Cycling has been highlighted by both the World Health Organisation (WHO), and the professor of environmental health at King’s College, London, as part of the solution to the problem of worsening air quality.
Information released today by the WHO states that in most cities where there is enough data to compare current air pollution levels with previous years, the situation is getting worse.
The organisation estimates that outdoor air pollution was responsible for 3.7 million premature deaths of individuals under the age of 60 around the world in 2012.
The WHO director for public health, environmental and social determinants of health, Dr Maria Neira, underlined the prominent role that active transport and improved cycling infrastructure plays in the cities which have improved their air quality.
She said: “Effective policies and strategies are well understood, but they need to be implemented at sufficient scale.
“Cities such as Copenhagen and Bogotà, for example, have improved air quality by promoting ‘active transport’ and prioritizing dedicated networks of urban public transport, walking and cycling.
“We can win the fight against air pollution and reduce the number of people suffering from respiratory and heart disease, as well as lung cancer."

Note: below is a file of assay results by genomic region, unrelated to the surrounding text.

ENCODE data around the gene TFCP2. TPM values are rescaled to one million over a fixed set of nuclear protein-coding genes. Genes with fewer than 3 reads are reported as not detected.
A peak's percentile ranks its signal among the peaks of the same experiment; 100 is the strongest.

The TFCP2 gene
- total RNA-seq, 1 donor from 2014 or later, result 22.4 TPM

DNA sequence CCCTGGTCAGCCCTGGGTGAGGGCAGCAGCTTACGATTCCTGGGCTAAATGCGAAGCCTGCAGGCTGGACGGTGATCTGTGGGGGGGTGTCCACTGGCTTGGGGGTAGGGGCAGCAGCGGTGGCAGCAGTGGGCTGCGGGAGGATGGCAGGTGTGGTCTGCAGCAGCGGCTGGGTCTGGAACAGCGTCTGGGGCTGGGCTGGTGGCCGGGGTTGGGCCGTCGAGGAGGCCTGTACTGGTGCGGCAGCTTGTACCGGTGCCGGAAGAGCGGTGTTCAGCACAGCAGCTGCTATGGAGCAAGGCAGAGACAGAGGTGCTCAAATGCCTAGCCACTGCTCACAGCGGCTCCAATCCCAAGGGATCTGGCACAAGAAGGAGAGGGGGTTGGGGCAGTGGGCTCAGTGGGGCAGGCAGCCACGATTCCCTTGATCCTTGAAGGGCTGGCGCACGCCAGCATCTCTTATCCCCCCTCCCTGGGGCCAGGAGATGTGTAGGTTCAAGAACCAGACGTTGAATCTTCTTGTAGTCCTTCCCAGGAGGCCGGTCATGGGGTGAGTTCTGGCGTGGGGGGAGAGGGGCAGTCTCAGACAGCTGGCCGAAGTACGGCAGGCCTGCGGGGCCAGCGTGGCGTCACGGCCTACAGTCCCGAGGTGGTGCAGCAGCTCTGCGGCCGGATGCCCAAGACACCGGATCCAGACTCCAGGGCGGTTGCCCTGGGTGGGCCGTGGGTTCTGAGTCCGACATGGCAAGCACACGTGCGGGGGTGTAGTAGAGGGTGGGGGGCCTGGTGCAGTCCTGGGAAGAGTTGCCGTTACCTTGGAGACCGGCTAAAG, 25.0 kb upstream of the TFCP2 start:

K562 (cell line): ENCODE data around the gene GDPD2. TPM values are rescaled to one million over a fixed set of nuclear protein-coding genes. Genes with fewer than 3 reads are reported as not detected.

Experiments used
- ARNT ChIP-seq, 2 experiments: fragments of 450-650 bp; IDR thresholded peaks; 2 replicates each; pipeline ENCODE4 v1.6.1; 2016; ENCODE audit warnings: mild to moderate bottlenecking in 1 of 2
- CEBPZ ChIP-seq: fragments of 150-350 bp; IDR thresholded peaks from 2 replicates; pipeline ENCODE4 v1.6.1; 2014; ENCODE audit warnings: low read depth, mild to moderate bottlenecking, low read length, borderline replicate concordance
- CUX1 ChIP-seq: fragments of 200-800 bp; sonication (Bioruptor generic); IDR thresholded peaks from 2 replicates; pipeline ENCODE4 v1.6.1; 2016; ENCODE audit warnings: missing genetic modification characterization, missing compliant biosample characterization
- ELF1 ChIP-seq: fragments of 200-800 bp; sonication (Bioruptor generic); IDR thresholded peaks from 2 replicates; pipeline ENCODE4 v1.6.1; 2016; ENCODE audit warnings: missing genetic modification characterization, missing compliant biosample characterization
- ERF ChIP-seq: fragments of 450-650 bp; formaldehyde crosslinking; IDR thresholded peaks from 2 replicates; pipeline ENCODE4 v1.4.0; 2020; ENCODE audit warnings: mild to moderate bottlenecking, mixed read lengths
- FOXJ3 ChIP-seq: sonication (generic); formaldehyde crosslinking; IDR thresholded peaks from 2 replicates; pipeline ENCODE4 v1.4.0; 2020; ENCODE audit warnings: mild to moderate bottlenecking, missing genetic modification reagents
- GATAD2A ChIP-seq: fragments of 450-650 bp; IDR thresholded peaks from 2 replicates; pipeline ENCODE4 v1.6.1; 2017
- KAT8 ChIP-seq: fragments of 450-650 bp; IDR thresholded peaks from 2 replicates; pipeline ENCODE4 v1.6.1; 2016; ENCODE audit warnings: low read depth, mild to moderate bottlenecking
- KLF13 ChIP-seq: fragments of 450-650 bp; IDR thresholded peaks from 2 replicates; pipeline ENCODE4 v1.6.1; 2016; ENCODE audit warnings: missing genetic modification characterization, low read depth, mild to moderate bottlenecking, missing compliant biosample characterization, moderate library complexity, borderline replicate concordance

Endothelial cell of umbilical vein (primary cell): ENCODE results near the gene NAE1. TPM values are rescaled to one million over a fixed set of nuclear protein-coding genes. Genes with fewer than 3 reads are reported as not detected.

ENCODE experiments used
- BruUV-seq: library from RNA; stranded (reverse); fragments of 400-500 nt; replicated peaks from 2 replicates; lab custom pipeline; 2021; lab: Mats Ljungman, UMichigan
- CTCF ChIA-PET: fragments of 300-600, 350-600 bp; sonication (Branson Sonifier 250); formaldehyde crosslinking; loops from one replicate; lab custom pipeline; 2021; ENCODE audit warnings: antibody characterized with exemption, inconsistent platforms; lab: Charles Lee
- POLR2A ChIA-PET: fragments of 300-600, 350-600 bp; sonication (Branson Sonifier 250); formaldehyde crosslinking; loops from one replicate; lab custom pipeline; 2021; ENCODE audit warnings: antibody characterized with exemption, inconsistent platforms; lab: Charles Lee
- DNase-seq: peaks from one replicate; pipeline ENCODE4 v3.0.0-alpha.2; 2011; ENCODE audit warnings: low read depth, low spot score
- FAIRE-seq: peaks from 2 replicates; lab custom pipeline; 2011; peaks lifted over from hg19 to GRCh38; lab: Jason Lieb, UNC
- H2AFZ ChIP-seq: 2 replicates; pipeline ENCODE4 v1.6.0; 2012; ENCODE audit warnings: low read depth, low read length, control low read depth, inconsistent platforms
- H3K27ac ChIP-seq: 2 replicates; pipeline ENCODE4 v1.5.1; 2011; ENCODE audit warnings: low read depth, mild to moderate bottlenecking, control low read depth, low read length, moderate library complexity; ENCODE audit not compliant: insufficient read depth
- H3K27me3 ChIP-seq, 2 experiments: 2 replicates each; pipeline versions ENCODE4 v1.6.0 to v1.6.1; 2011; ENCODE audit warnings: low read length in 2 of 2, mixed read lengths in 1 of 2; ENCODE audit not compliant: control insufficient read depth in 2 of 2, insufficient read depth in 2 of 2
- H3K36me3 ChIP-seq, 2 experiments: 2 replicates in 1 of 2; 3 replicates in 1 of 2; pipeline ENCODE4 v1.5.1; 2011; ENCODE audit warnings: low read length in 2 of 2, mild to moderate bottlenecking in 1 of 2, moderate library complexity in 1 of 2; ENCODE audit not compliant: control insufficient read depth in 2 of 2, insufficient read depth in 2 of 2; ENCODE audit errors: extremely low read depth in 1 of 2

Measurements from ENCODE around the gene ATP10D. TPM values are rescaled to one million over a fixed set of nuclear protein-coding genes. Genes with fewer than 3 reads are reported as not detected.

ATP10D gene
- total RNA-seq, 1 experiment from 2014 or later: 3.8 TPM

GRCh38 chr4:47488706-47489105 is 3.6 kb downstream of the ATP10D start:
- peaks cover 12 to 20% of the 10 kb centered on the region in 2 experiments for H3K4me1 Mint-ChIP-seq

The government in the UK also issued figures last month that suggested 29,000 premature deaths per year came as a result of poor air quality.
In April the level of pollution in some parts of south-east England reached the top of the Department for Environment, Food and Rural Affairs' ten-point scale, as a result of particular weather conditions and Saharan dust being blown north.
Experts were divided as to whether cycling in these conditions would cause harm or not, but both the WHO and professor Frank Kelly of King’s College, London, agree that it is key in solving the problem.
Kelly, professor of environmental health, wrote a piece for the Evening Standard in which he outlined his beliefs that London’s poor air quality now “poses a significant threat to our health.”
In the piece he highlighted the diesel engines that power nearly all of our public transportation vehicles and around half of the cars on the capital’s roads as the primary culprits for the city’s poor air quality.
He also suggested a number of measures that should be taken to improve the state of the city’s air, including improvements to cycling infrastructure regardless of the cost it may incur.
He wrote: “The UK’s air quality improvements have miserably stalled and in London especially this now poses a significant threat to our health.
“To cut pollution we must reduce traffic and ensure that what remains on the road is cleaner.
“We could do so through a more effective low-emission zone; investing in clean and affordable public transport; moving back from diesel to petrol or at least banning all highly polluting diesel vehicles; lowering speed limits and enhancing cycle routes.
“There will be costs — but these should be balanced against the cost of the impact of air pollution in the UK, estimated at up to £19 billion a year.”